# Interpolation

As described, a regression line was fitted through 30 data points in the trees30.rda data set. The formula of the line is found by:

fit<-lm(Mass~Girth,data=TreeGirthMass)
fit

Call:
lm(formula = Mass ~ Girth, data = TreeGirthMass)

Coefficients:
(Intercept)        Girth
-411.62         3.24

Therefore the equation of the regression line is:

Mass = 3.24×Girth -411.62

This is the equation of the line showing the relation between girth and mass of a tree. In the example, the tree had to be chopped down to measure its mass. It would be nice to estimate the mass of a tree by only measuring its girth (without chopping it down; so the profit margin could be estimated)! From the equation we can estimate the mass of a tree with a girth of 280 centimetres:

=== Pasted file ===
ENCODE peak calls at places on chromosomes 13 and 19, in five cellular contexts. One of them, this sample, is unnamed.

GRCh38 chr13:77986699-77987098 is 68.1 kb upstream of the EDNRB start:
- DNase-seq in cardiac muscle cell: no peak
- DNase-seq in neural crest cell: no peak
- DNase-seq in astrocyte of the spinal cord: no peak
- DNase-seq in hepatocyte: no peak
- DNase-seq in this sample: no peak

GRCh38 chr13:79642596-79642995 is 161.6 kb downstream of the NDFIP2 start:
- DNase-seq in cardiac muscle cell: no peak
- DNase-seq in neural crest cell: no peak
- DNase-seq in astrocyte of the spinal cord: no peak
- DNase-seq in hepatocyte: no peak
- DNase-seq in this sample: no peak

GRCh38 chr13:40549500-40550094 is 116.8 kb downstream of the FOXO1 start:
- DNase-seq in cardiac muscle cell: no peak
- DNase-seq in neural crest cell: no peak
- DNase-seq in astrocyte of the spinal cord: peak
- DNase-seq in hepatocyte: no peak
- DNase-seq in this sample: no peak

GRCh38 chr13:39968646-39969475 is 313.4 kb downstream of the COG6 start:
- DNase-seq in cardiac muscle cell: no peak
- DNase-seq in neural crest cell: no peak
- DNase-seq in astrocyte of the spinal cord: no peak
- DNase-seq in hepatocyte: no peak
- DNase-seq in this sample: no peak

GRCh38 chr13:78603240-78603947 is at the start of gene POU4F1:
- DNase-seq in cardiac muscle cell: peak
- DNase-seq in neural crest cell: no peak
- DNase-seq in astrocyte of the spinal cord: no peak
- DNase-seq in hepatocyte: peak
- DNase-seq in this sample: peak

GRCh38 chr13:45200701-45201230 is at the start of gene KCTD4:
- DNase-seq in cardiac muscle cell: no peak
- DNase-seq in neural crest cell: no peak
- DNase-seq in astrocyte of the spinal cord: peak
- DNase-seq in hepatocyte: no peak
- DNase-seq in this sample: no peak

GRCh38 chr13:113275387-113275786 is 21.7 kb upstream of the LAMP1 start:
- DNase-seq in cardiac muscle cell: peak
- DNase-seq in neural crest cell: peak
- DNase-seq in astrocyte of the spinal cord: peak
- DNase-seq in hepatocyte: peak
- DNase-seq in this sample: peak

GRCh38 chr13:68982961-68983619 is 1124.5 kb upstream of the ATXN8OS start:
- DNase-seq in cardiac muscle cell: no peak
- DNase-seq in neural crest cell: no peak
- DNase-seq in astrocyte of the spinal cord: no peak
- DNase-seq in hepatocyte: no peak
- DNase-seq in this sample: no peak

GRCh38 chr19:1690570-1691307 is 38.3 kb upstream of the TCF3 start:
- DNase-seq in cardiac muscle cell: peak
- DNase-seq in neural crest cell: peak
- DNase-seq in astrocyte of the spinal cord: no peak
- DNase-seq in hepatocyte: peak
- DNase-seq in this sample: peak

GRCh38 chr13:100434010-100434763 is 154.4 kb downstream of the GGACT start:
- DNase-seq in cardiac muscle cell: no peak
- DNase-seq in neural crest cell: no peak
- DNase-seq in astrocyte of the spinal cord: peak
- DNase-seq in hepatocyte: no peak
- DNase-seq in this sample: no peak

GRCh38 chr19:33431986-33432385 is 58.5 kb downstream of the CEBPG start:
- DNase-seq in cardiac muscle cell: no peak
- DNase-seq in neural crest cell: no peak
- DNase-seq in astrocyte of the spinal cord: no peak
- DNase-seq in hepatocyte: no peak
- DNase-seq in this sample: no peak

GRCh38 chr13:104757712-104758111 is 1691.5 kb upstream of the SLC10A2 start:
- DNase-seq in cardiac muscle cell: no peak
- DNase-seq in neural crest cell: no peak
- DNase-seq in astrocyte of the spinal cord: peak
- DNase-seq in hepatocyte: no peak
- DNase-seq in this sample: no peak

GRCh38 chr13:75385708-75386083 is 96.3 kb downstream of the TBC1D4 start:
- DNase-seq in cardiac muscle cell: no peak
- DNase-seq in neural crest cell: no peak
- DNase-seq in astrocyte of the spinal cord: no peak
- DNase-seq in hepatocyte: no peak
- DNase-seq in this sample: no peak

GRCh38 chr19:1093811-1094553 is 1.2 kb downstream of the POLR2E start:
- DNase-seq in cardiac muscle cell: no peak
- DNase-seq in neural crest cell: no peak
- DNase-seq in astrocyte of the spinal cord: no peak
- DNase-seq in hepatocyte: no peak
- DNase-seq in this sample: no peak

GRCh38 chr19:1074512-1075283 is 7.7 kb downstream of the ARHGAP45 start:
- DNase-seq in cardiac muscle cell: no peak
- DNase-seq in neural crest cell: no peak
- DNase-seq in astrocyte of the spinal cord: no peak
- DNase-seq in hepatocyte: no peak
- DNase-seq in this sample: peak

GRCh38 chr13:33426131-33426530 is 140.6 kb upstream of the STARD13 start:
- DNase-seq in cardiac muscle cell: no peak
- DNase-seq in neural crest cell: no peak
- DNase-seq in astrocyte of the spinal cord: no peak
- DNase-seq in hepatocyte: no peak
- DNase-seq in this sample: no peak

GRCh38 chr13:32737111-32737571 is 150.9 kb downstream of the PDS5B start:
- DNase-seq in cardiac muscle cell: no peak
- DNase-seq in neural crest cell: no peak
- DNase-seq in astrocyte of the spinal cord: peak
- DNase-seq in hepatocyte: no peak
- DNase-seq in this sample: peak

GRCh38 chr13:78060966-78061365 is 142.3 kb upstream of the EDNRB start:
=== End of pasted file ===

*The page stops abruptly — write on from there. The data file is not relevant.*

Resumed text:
Mass = 3.24×280 -411.62 = 495.58 kg

The estimation we made is within the range we have measured. This process is called interpolation. Of course, it is also possible to let R do this directly using the predict function. The predict function takes the model (fit) as first argument and a data frame with the value(s) of the Girth:

predict(fit, data.frame(Girth = 280))

1
495.7158

The difference with the manual method above is due to rounding error.

Similarly, we can estimate the mass of a tree outside the range we have measured. This process is called extrapolation. For example, to estimate the mass of a tree with a girth of 500 cm:

Mass = 3.24×500 -411.62 = 1208.38 kg

Or in R:

predict(fit, data.frame(Girth = 500))

1
1208.622

Obviously, one has to be far more cautious with estimations found by means of extrapolation than with interpolation.

It is also possible to predict a range of value in R:

predict(fit, data.frame(Girth = c(280, 500)))

1                2
495.7158 1208.6223